I want to underscore that I can do research most days, and I will—as mentioned, learning things is great! I’m especially grateful to work at a UK institution where one is not expected to be a constant top-journal paper-producing machine. I didn’t apply to almost any R1 jobs in the US because I wasn’t interested in meeting the tenure expectations at those institutions with regards to research. (To anticipate unasked-for advice: I applied to every job at a liberal arts or teaching college for which I was remotely qualified. It was the height of COVID. There were, like, five of those.) The pace in the UK is much more my speed, and if I can turn off the terrible voices of US R1 training in my head and suppress the socialized desire to do more projects, more, I will be fine here, research-wise. (The grant capture side of research expectations here is a different story, but we are not opening that can of worms tonight, friends. Too much.)
Importantly, there are other parts of my job that make me feel good. I still believe, all institutional incentives and promotion requirements notwithstanding, that our primary job as university professors is as teachers. That is why our jobs exist. That is what we are here for. And so I have trouble empathizing with co-workers who talk about “getting back to research” over the summer as a matter of urgency. I can acknowledge the importance of hitting research benchmarks for tenure and promotion, but I can’t feel that same urgency. I can’t position research as something distinct from teaching and service—to me, they are all interconnected, which is part of what makes research tolerable—and I struggle to understand the desire to learn things for “research” when you could be learning things alongside your students. I digress, again.
Anyway. Why am I talking about all of this now? In reflecting on my first year in this job, I have tried to locate moments that are satisfying vs. moments that are not, in an effort to maximize the former and minimize the latter going forward. I have said no to a few offers of research collaboration, including with people whom I respect a great deal, and though this will require more practice to shut down the nervous butterflies, declining these invitations has been a small reclamation of agency in an industry composed of external pressures and duct tape. That feels like a small step in the right direction.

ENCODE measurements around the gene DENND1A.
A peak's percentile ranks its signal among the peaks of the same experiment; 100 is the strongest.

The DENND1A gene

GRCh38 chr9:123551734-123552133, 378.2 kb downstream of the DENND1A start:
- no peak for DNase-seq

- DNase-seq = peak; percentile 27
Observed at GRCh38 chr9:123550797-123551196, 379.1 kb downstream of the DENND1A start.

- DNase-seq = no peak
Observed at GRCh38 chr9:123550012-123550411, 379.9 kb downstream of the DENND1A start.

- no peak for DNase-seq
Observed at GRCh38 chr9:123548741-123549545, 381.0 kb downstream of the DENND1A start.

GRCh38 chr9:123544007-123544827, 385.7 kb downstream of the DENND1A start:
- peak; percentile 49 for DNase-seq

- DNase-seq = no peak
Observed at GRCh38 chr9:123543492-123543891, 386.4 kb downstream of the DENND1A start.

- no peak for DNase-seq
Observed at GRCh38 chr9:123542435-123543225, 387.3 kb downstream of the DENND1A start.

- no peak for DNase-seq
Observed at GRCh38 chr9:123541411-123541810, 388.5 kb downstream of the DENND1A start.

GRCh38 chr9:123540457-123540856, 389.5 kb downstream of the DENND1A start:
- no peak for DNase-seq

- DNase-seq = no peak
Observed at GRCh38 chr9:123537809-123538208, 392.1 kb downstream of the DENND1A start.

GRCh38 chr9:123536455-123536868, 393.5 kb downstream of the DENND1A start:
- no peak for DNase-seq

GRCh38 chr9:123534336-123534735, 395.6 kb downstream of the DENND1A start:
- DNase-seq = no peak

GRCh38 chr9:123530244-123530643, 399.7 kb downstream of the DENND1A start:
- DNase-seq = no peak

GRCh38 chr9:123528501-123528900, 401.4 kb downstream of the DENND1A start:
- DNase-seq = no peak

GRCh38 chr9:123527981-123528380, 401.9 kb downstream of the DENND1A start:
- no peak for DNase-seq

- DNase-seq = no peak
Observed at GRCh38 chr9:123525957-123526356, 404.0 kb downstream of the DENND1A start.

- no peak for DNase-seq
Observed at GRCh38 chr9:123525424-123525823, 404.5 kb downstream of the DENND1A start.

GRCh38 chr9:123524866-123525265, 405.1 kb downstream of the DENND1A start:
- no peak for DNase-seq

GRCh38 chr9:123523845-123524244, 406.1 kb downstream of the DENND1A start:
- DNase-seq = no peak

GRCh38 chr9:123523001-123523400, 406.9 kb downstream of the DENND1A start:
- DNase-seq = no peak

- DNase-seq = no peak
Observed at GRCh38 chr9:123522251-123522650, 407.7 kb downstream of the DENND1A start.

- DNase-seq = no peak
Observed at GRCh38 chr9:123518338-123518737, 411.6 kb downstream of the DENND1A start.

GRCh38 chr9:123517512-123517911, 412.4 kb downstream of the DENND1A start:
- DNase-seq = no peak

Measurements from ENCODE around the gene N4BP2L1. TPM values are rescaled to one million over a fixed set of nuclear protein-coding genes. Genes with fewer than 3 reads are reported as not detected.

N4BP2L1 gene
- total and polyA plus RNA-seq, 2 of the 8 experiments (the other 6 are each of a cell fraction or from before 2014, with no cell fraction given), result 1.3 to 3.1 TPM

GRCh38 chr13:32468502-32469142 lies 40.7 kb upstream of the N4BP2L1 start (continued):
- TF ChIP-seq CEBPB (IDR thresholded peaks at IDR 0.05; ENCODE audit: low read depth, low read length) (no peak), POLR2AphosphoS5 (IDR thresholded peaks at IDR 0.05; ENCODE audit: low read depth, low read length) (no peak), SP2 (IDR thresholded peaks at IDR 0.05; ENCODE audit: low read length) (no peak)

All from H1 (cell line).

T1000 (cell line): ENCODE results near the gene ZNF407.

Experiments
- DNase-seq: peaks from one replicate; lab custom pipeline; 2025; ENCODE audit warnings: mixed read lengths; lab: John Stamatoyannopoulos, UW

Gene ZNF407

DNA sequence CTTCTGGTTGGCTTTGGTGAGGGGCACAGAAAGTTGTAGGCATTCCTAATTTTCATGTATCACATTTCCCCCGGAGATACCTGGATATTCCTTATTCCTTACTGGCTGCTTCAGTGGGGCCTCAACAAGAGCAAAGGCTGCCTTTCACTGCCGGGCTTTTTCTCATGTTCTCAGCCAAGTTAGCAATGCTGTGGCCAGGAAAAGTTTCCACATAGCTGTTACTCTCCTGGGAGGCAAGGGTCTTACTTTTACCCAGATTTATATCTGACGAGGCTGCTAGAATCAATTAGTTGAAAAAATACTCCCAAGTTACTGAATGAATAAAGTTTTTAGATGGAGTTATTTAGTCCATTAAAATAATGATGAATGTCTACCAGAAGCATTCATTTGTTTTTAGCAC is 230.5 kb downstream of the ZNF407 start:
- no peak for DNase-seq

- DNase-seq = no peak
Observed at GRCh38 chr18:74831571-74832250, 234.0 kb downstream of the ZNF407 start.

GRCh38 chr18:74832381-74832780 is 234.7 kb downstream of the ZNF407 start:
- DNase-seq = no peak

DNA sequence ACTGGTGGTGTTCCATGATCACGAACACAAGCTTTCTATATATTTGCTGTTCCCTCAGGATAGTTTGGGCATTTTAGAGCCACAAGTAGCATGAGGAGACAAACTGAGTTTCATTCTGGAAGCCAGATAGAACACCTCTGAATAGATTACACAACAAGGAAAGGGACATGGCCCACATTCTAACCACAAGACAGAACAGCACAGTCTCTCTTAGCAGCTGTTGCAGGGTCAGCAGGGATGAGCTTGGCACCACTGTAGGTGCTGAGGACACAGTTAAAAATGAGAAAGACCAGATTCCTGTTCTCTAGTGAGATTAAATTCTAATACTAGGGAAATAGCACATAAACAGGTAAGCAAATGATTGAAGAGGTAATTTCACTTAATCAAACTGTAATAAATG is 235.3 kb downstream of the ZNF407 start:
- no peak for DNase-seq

I have also noticed that so much of the departmental talk, even in an institution where research expectations are less onerous than what I am used to, is about research. How can we preserve time for research? How can we help co-workers do their best research? These are important questions, and I can imagine them resonating if research makes you feel good. I encounter these questions and hear the opposite of what is intended: that the things that make me feel good matter less and are to be shaved down to make time for the thing that doesn’t. My department had a failed search for an associate teaching professor, and had I been more senior, that’s the sort of post I would’ve applied for in a heartbeat. My brain knows why we didn’t fill the position, and yet it can’t comprehend that we didn’t fill the position. I digress, again.
I suppose my point in sharing this is that we so often put research up on a pedestal in academia: at North American R1s, at institutions that want to be North American R1s, at UK research institutions (which are the vast majority of UK institutions), across a lot of Europe. To be abundantly clear, this is not a dig at research. But academia is so much more than research, and I want the grad students who get into this business because they love teaching college students to have a future here. I want them to feel valued and equal to their more research-focused peers. I want programs to support them fully. If you are a grad student and this is you: I see you and I am here for you, 100%. If you are a grad program: what are you doing to show your students on academic career paths that there is more than one way to be?